Why Should I Care About My Heart Rate Zone When I’m Playing Outside with My Kids?


My family loves to exercise! We might not be attending Zumba classes, but we try to remain active on a daily basis. In the past, we were more creative so we could get our kids excited and more involved. Recently, however, we’ve started started to pay more attention to the science behind living an active lifestyle.

parent playing with kid

One of our most interesting findings so far has a lot to do with “target heart rate zones.” Other than the idea that you could count your beats per minute, I didn’t know much else about it. What’s the point in tracking it anyway? Well, I’m here to enlighten you on just how important it is.

Heart Rate Zones…Who Cares?

Starting with the most egregious claim, you may have heard that target heart rates are a myth. Where did this come from? It’s believed to have come from a series of articles where experts aren’t supporting the idea that target heart rates aren’t a “thing” – it’s more like they can’t find the “perfect heart rate zone” for optimized fat loss.

family exercise with heart rate zone

If you dig deeper, you might find that there actually four basic heart rate zones and depending on how hard you’re working, your body is conditioning and burning fat or muscle at different rates. So when I’m exercising with my kids, my heart rate is staying relatively low. However, when I’m exercising by myself or with someone like my wife who is capable of keeping up with me, my heart rate is in a much different zone and my exercise will produce much different results.

I’m seeing that as I vary my exercise (whether I’m with my wife, my kids, or by myself), I’m getting a more well-rounded workout and I’m improving my strength, cutting fat, and increasing my endurance.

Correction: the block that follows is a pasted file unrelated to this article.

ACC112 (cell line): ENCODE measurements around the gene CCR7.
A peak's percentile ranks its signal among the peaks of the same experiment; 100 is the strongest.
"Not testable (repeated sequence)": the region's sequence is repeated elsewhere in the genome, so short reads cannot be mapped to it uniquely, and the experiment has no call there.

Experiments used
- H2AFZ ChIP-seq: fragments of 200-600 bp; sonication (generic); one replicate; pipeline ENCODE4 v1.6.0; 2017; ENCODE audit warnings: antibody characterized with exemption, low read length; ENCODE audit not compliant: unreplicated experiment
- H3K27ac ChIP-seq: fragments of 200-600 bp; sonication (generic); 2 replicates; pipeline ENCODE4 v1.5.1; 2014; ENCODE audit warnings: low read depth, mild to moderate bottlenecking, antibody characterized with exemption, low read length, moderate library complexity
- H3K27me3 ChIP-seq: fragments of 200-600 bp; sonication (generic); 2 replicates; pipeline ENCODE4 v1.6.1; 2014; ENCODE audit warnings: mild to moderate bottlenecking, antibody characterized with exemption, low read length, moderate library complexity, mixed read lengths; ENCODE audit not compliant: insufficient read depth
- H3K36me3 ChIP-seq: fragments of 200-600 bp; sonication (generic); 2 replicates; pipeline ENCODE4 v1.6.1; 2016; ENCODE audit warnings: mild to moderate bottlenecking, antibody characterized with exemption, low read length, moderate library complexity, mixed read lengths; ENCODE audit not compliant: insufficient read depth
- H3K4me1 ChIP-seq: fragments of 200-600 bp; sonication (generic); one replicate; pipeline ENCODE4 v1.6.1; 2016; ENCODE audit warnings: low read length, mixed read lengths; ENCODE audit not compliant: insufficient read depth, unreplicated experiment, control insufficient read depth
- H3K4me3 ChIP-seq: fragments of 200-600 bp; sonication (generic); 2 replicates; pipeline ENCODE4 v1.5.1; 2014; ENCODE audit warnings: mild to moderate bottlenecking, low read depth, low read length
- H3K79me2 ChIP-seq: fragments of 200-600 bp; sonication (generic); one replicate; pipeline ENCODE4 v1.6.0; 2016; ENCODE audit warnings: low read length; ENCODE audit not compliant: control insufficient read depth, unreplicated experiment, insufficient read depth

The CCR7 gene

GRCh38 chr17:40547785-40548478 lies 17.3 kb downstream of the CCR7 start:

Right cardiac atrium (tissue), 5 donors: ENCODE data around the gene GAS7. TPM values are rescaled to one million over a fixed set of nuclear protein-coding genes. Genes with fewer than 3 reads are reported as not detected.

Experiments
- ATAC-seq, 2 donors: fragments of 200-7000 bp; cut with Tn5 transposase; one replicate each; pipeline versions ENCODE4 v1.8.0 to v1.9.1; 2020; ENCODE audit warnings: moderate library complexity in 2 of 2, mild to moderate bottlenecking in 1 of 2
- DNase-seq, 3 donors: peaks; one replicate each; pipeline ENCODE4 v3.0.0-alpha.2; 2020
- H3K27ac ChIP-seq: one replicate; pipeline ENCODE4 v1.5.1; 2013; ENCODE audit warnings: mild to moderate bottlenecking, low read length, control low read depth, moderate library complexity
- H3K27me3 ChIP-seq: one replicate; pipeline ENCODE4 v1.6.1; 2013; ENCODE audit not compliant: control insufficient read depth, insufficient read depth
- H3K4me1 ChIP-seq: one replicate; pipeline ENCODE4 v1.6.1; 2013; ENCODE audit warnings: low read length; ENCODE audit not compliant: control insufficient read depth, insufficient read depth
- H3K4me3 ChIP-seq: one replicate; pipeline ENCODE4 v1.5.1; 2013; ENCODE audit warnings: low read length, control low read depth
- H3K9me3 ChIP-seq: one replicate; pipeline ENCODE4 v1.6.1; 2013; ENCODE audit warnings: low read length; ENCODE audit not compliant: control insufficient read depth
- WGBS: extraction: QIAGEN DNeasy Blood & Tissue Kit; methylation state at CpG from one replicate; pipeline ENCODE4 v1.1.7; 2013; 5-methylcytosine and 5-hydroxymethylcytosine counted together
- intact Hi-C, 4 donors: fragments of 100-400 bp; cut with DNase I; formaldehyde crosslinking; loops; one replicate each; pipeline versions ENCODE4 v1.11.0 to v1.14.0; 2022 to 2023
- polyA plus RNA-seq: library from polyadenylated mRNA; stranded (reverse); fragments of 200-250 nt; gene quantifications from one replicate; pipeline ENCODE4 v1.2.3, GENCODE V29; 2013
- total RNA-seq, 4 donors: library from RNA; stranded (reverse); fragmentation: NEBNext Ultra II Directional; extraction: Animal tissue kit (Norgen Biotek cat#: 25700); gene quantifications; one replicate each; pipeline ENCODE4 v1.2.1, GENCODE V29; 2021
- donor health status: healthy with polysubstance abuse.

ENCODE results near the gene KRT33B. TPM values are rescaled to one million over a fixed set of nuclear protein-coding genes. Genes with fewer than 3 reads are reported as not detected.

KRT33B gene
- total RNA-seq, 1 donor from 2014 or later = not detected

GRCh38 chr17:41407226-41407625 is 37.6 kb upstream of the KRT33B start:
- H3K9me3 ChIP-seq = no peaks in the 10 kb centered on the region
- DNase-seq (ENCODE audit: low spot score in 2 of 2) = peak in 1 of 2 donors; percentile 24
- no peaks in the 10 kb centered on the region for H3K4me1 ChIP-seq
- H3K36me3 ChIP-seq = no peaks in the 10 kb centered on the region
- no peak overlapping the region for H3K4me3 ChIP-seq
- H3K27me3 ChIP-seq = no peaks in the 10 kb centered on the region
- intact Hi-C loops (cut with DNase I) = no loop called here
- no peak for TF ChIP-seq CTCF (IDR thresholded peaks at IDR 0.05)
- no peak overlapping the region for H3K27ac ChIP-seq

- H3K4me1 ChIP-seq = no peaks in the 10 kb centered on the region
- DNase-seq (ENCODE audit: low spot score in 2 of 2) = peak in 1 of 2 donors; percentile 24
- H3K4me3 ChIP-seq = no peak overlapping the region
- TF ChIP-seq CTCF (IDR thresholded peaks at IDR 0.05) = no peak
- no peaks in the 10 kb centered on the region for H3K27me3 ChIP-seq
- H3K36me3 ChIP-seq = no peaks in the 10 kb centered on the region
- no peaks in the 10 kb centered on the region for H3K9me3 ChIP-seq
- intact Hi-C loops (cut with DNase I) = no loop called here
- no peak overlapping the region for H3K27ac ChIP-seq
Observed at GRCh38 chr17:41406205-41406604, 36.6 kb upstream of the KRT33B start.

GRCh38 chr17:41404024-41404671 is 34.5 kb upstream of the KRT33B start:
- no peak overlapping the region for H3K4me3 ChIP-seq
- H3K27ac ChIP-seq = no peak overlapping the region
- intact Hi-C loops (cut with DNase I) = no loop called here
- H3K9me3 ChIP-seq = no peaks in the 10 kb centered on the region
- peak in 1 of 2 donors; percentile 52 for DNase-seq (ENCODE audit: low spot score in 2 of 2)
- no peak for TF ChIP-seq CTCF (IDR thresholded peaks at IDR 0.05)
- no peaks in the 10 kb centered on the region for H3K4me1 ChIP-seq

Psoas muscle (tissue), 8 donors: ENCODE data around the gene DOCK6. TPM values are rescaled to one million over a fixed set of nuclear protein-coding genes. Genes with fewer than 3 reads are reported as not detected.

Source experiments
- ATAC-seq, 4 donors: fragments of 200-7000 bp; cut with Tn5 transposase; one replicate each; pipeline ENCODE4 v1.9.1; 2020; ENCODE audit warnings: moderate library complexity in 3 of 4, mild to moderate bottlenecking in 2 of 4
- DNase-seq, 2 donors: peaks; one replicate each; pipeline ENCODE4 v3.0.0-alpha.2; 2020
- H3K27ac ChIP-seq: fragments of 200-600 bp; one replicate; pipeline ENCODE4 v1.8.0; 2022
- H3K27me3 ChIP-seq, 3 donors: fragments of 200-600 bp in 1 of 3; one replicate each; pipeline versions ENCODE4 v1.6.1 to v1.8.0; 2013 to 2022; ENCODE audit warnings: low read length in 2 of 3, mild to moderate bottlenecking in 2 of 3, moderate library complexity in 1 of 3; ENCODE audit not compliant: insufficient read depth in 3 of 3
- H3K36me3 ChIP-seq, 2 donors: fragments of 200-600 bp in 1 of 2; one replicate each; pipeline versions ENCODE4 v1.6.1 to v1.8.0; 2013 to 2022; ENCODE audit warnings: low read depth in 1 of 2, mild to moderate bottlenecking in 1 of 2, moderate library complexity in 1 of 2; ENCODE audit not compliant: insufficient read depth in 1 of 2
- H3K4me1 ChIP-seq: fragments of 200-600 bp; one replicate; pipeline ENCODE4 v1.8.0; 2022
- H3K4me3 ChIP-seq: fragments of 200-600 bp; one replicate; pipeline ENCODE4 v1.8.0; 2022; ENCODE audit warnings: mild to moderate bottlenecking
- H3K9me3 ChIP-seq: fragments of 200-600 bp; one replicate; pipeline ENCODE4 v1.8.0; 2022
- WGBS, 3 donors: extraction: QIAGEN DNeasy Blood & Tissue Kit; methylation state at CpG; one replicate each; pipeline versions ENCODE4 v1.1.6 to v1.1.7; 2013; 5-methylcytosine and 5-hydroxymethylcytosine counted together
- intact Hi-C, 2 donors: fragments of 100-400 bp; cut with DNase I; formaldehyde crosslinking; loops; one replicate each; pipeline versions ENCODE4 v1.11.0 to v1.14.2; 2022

What’s Happening to My Body When I’m Exercising Like THIS…

Zone One EASY (60-70%)

Taking it easy while exerting your muscles and cardio vascular system will put you in this zone. Your body will improve circulation and your muscles will get better at using oxygen. When you use 60-70% of your heart rate reserve, your body is learning to better feed the muscles that are working with metabolized fat.

Zone Two AEROBIC (70-80%)

Your cardiovascular system will get a real workout in this zone. Your body will improve its ability to carry oxygenated blood to your muscles and transport carbon dioxide away from them. This zone is also going to increase your overall muscle strength.

Zone Three ANAEROBIC (80-90%)

Training at this zone will improve your lactate threshold and therefor your performance. This zone is tough to train in. Your muscles are tired and your breathing is heavy.

Zone Four MAX or RED LINE (90-100%)

Training in this zone is reserved for athletes who are very fit, otherwise you can expect to incur injuries. As your muscles are lacking in oxygen in this zone, lactic acid is building up quickly. But this is ideal for increasing speed.

target heart rate and exercise

Calculating Your Ideal Heart Rate Zone For Family Exercise

One thing you might have noticed about the above list is that it’s based on percentages, not beats per minute. That’s because every person is different, and getting into each zone will be based on a different standard and stamina. My target zones are different than my wife’s, and hers are different from her coworker’s and our kids. Knowing how your family reacts on a personal basis is a great way to stay healthy together.

Luckily, it is pretty simple to figure it out.

Step One – Measure your resting pulse by checking it during a time when you have been relaxing, or you have just woken up.

Step Two – Subtract your age in years from the number 220. That will be your maximum heart rate, or the highest you can safely go. Someone who is 45 years of age will be 175, while someone who is 25 years of age will be 195.

Step Three – Take your maximum and subtract your resting pulse. For example, if you are 45 years old, and your resting pulse is 80, it would be 95. This number is your “reserve” rate.

Step Four – Any time you want to find a target heart rate based off of the exercises listed above, you multiply the percentage (such as 80%) by the reserve heart rate, then add your pulse’s resting rate. Using the 45 year old example, the perfect target rate for anaerobic would be 156. See? Easy as pie!

Once you know everyone’s personalized and ideal heart rate zones, you can know what’s happening to each of you when you train together. So even if your focus is on flag football in the backyard, you’ll know where your heart rate needs to be to achieve the goals you’ve set for yourself.